The melting of the Ordovician glacial ice produced a warm, stable climate
during the Silurian, providing the
perfect conditions for Life to flourish. Silurian plants developed a vascular
structure giving their stalks the strength to grow as high as three feet without
the support of a watery environment. This new vascular structure also allowed
them to transport nutrients to both stem and stalk. And while they were as yet
leafless, these early plants were able to photosynthesize their nutrients
through their stems.
Plants in the Early Silurian Period thrived under ever-increasing levels of carbon dioxide
(plants require CO2 for photosynthesis). As plants
spread upon the landscape they produced oxygen as a byproduct of
their metabolic processes. Throughout the Silurian the oxygen levels
continued to increase, causing problems for plants which suffer when
oxygen levels are high. By the Middle Silurian, the CO2 levels began to fall
plants began to endure stresses which forced them to either to adapt or perish.
But while the plants were straining to cope with high oxygen, the animal kingdom was itself expanding. Hiding among the new plants we
find the first absolute evidence of animal life on land consisting of fossilized
insects such as millipedes and spiders.
The appearance of the first freshwater fish is notable because it tells us that
there was indeed fresh water inhabited by a variety of aquatic animals; furthermore,
fish, which up to this time had no jaws, now appear with jaws. Although this new
biotechnology remained relatively insignificant throughout the Silurian, those
species with jaws for biting and chewing would soon dominate the seas.
- Oxygen levels started out low and continually increased throughout the period,
reaching levels significantly higher than today.
- Carbon Dioxide levels also increased for a short time but then plummeted by the
end of the period.
- While high CO2 is beneficial for plants, high oxygen levels can cause stress and
even death to plants.
- High oxygen levels are thought to be the leading factor enabling vertebrates to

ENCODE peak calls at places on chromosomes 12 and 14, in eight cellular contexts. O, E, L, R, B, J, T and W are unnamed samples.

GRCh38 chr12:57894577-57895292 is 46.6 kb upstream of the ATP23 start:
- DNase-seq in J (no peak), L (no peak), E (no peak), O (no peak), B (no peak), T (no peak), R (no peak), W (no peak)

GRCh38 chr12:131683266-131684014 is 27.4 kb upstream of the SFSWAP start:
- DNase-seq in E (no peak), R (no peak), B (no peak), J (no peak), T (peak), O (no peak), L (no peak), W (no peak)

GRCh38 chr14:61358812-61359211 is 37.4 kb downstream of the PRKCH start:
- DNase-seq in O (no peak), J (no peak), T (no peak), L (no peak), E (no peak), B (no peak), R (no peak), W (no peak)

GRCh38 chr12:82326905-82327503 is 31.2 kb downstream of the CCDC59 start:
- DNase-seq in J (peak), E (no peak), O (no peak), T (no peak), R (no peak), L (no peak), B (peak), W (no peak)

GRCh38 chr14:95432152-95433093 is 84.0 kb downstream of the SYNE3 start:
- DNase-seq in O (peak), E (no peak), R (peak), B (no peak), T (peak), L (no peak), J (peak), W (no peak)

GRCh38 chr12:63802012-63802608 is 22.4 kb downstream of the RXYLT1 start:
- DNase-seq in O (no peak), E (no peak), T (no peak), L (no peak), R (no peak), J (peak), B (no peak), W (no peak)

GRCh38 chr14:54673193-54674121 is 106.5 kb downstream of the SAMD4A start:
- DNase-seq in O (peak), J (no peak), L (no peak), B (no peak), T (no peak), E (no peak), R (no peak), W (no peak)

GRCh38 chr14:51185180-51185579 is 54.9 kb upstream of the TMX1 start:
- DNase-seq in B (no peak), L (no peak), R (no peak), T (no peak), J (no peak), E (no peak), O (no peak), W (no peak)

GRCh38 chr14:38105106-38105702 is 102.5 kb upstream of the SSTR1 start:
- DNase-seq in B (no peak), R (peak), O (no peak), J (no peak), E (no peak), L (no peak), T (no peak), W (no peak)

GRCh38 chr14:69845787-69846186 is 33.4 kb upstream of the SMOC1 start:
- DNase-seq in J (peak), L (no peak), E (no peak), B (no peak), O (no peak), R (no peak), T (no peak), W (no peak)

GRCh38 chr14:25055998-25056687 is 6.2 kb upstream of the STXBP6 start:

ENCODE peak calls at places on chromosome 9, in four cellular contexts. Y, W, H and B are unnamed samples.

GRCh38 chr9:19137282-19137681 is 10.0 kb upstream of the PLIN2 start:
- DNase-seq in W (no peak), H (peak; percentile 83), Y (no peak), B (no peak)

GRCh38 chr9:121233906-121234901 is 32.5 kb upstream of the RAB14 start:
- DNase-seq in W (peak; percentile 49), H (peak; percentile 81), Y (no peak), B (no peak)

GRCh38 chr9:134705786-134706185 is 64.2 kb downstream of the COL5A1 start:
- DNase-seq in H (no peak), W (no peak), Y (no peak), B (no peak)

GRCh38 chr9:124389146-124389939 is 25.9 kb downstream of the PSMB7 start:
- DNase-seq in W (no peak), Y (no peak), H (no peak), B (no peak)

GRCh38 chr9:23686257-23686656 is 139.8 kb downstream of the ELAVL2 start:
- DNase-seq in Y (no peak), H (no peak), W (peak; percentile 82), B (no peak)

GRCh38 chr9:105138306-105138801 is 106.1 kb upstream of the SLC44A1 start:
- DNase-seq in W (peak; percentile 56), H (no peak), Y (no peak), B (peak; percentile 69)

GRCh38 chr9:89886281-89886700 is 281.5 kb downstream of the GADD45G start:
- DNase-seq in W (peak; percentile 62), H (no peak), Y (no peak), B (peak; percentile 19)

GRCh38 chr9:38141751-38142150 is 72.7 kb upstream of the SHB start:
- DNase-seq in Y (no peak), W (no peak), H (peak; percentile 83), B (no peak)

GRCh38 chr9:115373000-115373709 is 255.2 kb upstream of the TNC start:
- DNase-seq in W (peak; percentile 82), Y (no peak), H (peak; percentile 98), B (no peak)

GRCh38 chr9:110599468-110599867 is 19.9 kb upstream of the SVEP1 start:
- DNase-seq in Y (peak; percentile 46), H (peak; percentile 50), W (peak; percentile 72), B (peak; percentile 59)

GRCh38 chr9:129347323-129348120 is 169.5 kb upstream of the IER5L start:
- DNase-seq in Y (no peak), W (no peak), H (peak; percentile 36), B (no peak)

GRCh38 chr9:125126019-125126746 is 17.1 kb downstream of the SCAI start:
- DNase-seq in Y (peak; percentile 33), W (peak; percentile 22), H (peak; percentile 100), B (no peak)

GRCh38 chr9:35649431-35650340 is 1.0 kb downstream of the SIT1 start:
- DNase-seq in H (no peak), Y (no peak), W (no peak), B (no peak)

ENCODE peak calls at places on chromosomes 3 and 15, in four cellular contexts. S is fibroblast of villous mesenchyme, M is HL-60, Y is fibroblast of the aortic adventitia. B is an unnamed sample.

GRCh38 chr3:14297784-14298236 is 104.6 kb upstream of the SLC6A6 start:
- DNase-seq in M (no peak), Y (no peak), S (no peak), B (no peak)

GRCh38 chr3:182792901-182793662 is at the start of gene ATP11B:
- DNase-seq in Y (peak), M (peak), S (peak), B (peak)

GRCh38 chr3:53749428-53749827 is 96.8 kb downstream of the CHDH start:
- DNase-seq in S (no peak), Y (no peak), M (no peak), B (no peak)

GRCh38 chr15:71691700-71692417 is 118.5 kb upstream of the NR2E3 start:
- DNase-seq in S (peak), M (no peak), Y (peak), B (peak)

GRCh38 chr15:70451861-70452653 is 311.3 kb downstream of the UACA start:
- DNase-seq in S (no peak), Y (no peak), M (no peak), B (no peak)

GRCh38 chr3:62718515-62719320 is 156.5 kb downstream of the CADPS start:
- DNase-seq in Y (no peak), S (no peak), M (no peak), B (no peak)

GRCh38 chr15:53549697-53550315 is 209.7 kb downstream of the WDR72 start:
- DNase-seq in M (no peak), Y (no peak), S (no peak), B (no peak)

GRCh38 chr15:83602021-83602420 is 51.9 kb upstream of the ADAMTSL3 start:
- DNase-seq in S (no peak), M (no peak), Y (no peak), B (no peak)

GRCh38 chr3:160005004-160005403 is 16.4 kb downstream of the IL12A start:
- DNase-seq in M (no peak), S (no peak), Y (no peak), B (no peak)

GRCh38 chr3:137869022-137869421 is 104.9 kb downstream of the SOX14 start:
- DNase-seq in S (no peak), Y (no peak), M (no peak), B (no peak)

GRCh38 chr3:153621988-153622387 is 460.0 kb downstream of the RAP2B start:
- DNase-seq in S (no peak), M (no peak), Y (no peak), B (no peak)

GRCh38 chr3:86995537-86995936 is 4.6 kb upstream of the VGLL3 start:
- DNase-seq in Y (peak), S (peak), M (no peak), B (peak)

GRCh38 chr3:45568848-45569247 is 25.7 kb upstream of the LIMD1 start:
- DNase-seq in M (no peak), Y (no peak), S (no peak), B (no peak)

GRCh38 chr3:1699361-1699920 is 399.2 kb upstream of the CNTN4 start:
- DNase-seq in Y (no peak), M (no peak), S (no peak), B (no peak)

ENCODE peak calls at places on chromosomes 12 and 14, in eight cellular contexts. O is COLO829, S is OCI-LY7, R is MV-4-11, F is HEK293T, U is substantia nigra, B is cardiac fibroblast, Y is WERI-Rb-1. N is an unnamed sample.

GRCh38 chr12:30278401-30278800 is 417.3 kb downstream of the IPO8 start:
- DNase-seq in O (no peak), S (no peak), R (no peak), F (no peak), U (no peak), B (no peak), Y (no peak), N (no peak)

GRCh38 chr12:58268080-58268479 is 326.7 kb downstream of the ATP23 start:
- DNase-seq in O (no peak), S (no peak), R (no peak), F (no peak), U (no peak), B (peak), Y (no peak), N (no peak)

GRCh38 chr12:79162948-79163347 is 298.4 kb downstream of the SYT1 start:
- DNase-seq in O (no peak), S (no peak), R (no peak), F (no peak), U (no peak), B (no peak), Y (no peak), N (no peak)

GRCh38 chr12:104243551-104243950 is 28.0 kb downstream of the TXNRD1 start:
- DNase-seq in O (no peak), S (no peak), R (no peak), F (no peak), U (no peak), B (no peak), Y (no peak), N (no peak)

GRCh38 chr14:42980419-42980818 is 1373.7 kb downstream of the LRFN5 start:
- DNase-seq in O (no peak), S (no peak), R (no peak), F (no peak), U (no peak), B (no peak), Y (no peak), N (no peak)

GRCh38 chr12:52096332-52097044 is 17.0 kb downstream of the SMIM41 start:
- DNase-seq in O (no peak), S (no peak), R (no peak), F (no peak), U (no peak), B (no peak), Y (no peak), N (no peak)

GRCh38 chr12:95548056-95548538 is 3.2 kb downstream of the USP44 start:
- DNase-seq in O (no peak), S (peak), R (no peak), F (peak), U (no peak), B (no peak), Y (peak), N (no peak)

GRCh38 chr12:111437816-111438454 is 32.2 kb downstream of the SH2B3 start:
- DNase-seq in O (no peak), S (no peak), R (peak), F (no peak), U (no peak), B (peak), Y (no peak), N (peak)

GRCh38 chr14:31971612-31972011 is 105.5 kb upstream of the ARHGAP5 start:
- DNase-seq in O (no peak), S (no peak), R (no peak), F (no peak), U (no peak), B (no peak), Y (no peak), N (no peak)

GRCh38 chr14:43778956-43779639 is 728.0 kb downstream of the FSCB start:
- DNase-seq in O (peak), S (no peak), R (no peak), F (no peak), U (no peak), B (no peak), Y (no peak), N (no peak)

populate the landscape; and it is thought that the rapid diversification of
plants contributed considerably to the supply of oxygen.
- Shallow seas still covered much of the land.
- Most of North America lay submerged under the shallow waters of the Panthalassic
- The large supercontinent Gondwana continued its slow drift southwards. Meanwhile
other continents drifted towards each other, soon to form another supercontinent
called Laurasia near the equator.
- The collision of continents led to the buildup of mountain chains that, by the
end of the period, had nearly eroded away.
- Coral reefs became a significant presence in the Silurian seas providing an
abundance of habitat for marine animals and plants alike.
- The Silurian climate was warm; while at the same time glaciers resided at the
- Arid areas, many of which were in the middle of continents far from the shallow
seas, tell us that the climatic mechanisms were providing a wide range of
- Some scientists feel that the plant development in the Silurian is equivalent to
the Cambrian Explosion for animal life.
- Vascular plants appeared – these are plants whose internal structures allow them
to hold themselves upright as well as transfer water and nutrients to all their
different parts. (Aquatic plants use the buoyancy of water to keep
- Cooksonia is a good example of these developments
- Plants played a significant role in increasing the oxygen
present in the atmosphere.
- Plants both benefited and suffered from the changing levels
of CO2 and oxygen.
- Plants provided habitat for the first land animals including millipedes,
scorpions and other primitive insects.
- First jawed fish occurred.
- First freshwater fish appeared.
- Though appearing in the Ordovician, coral reef systems were
now widespread and
appeared in vast reefs, providing new habitat for a variety of creatures and
prompting new species to develop.
- First clear evidence of land animals includes millipedes, spiders and
centipedes. It is thought that they found good habitat hiding amongst the new
- The top predator of the Silurian seas was the “sea scorpion” or
reached lengths up to 9 feet long and eventually inhabited shallow waters and
- Trilobites were scarce during the Silurian